|MadSci Network: Engineering|
Aerodynamic lift is very efficient and cheap for travelling at subsonic and even slightly supersonic speeds. No one is proposing replacing a 747 with a rocket anytime soon. Things get much more difficult as you increase speed.
Using wings and a horizontal take-off and landing is not a bad idea. NASA and others have and are investigating it. Commercially the Pegasus system uses a combination of jet (mother aircraft) and rocket (Pegasus) to lift small loads into orbit. NASA's Hyper-X program also is looking at using horizontal take-off. The Natio nal Aerospace Plane (NASP) originally envisioned using a winged vehicle but later changed to a lifti ng body design because the net contribution of the wings was negative.
You see, wings do carry a price. An efficient wing at low speed tends to be long, thick and relatively straight. As the speed increases, thinner wings that are swept back become more efficient. If you have seen pictures of the F-14 or other variable sweep wing aircraft, you see that they change go back as the speed increases. A spacecraft cannot afford the weight of the sweep wing mechanism, so a single wing configuration which is most efficient at a single speed would have to be chosen. At all other speeds the wing would not be operating at peak efficiency and may actually create more drag than lift.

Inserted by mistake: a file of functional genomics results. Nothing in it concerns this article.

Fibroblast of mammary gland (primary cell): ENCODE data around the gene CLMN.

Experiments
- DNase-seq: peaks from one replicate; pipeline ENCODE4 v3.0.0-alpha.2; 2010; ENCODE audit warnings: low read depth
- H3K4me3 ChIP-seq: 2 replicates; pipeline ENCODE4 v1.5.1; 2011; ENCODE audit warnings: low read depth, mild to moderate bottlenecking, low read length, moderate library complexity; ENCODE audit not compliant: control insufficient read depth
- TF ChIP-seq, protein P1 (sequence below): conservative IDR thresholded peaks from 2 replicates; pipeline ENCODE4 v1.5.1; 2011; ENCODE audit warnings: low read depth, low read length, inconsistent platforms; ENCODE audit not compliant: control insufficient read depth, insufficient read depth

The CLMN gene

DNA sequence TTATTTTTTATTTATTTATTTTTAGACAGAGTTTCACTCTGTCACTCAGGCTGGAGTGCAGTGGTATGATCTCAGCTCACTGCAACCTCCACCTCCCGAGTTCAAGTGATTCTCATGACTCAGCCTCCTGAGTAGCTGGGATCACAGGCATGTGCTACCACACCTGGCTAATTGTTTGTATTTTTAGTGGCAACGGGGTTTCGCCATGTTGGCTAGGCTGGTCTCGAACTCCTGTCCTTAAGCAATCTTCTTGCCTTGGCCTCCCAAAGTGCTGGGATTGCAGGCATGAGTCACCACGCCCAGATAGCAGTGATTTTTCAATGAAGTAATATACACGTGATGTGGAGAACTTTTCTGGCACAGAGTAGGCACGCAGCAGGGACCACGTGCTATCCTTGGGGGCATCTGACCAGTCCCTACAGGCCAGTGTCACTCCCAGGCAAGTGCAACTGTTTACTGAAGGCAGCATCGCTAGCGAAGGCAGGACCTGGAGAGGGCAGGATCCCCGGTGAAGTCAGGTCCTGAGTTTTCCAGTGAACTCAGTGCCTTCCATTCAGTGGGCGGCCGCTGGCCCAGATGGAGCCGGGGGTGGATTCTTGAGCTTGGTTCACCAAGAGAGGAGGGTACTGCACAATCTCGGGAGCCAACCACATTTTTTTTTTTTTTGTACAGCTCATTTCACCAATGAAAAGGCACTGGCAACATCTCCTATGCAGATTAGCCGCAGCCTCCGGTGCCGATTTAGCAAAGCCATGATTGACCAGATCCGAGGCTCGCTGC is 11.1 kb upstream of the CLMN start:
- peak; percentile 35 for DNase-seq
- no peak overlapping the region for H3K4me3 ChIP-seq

Wings of any configuration become dead weight that must be carried to orbit after the atmosphere becomes too thin to provide lift. They also represent a severe heating problem upon re-entry. The leading edges of the space shuttle's wings become white hot during re-entry.
In the end, it will require careful engineering to balance the cost of wings in terms of weight and drag against their benefit of lift. At the present time, vertical lift using all rocket power is the easiest and most econmical way to achieve Earth orbit.
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